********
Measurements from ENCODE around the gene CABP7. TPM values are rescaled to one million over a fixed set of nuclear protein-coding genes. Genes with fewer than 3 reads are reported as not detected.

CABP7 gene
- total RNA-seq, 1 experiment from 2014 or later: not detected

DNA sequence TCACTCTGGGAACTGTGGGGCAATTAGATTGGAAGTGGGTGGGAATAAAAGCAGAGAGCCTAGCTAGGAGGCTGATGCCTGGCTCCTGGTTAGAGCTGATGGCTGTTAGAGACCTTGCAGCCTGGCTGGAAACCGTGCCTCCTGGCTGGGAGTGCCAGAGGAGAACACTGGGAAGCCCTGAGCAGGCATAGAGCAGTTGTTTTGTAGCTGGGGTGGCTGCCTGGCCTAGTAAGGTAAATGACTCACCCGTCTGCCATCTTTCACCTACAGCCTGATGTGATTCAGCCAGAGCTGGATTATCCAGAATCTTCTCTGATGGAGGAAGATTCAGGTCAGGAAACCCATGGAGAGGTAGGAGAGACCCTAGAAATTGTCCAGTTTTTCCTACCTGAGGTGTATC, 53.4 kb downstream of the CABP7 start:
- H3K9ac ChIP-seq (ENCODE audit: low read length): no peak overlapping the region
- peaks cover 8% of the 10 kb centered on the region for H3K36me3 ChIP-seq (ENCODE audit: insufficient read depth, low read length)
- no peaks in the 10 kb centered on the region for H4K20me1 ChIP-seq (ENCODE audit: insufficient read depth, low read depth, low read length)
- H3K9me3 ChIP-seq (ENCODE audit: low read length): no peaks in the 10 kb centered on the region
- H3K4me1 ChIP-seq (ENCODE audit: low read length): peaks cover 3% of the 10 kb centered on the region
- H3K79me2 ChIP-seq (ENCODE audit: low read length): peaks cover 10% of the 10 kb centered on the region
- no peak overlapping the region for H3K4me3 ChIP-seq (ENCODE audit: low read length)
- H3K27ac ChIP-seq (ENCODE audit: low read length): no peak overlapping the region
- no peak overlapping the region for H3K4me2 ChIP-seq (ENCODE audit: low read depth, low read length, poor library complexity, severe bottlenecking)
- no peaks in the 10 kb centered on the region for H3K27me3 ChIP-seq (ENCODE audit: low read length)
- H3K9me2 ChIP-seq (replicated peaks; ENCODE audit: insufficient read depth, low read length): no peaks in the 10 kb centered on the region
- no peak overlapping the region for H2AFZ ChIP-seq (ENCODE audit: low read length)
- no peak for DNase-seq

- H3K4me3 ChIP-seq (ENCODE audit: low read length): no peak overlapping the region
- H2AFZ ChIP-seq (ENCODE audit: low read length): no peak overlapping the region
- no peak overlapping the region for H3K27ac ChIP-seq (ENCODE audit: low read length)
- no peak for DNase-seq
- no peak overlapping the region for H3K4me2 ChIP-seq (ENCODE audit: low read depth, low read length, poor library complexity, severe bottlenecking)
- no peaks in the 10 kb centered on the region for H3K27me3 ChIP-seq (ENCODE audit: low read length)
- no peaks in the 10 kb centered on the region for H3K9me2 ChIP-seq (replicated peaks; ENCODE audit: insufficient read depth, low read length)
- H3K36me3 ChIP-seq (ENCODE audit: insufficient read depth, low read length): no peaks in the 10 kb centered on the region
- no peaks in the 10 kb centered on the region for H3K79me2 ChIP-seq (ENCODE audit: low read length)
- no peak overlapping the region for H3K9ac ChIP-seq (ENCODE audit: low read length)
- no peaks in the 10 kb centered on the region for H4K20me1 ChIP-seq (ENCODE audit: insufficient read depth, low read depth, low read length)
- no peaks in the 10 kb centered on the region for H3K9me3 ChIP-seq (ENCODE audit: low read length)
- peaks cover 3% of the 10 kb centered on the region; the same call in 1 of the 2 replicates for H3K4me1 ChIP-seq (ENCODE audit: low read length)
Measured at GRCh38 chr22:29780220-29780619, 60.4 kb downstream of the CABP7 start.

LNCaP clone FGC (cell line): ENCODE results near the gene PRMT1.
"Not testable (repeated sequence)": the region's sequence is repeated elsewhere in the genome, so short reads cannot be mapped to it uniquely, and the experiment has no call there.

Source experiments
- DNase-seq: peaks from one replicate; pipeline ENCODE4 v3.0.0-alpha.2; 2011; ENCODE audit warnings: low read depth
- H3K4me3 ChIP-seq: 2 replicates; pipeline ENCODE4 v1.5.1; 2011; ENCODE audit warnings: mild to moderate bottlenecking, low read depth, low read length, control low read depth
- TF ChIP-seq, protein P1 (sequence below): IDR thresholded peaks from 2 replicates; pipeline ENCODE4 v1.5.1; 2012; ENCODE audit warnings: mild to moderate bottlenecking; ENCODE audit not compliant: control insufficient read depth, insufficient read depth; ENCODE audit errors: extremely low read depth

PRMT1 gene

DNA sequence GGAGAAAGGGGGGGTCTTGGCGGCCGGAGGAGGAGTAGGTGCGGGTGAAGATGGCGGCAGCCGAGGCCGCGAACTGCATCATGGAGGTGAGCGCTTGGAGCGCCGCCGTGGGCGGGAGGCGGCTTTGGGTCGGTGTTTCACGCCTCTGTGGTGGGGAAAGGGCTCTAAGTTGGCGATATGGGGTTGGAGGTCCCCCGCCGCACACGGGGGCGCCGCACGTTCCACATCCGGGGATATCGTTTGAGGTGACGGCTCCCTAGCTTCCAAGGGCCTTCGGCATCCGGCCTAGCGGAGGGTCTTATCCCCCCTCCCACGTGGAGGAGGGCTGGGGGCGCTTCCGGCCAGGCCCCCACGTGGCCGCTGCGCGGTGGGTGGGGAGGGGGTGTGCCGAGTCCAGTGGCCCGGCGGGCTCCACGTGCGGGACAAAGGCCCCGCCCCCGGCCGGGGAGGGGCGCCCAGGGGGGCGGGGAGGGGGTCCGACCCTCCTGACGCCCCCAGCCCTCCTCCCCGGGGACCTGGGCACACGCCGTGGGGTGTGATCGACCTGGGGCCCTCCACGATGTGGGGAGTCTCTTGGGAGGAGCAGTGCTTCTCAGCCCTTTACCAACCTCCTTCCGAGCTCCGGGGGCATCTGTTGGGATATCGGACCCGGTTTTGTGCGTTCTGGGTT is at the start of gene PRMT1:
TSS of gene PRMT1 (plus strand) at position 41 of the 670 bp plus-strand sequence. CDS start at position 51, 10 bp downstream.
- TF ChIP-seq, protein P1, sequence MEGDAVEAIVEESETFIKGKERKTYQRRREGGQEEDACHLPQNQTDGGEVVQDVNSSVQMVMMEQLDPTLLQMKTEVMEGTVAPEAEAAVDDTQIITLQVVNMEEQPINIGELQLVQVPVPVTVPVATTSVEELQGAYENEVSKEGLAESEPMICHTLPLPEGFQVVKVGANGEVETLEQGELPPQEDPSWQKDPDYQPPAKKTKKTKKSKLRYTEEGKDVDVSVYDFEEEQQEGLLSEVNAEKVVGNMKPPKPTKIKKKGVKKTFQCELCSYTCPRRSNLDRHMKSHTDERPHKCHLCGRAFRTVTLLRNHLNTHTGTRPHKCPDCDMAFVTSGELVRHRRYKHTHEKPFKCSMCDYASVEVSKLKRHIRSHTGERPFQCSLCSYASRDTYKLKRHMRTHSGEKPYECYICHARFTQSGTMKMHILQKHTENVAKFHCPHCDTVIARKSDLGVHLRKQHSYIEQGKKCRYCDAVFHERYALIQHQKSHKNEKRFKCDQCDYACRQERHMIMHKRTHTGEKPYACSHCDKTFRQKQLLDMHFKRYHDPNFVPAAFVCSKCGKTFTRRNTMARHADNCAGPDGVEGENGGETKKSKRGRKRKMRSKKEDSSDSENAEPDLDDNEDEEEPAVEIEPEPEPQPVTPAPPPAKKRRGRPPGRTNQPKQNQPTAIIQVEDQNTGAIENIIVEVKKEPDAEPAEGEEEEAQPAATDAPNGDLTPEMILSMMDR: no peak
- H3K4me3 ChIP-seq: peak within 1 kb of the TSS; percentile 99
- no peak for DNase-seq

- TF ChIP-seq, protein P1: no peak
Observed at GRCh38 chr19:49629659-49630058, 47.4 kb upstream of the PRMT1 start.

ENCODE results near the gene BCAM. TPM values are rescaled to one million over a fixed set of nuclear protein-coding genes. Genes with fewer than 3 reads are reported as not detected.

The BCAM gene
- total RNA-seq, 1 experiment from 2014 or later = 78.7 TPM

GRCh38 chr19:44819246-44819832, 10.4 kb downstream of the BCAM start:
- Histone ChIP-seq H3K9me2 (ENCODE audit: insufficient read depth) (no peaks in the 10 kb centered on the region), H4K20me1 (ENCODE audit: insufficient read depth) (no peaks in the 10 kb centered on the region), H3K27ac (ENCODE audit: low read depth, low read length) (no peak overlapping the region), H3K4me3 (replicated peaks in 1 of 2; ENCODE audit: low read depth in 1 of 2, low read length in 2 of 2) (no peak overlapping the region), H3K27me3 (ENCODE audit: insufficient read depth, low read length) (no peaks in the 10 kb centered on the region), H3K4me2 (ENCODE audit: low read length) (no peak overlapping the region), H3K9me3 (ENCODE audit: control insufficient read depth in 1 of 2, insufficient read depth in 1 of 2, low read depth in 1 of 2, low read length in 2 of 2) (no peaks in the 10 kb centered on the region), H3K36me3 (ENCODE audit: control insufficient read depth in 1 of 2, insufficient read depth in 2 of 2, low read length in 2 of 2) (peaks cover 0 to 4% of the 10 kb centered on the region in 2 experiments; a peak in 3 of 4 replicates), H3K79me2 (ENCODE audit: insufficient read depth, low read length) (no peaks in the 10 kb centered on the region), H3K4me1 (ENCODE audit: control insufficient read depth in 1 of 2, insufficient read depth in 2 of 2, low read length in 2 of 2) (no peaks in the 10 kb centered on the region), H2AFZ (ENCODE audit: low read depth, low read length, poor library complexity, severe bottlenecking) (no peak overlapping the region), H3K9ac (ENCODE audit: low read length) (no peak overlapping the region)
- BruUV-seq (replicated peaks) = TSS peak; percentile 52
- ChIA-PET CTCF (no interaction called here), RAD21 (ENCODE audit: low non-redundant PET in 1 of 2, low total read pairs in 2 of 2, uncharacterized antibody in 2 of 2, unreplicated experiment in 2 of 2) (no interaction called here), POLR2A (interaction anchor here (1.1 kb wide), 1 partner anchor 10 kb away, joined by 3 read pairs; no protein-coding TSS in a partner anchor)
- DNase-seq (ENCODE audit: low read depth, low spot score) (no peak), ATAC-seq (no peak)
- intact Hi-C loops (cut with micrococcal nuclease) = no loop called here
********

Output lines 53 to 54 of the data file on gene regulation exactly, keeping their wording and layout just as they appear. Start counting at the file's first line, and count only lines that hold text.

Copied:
- DNase-seq (ENCODE audit: low read depth, low spot score) (no peak), ATAC-seq (no peak)
- intact Hi-C loops (cut with micrococcal nuclease) = no loop called here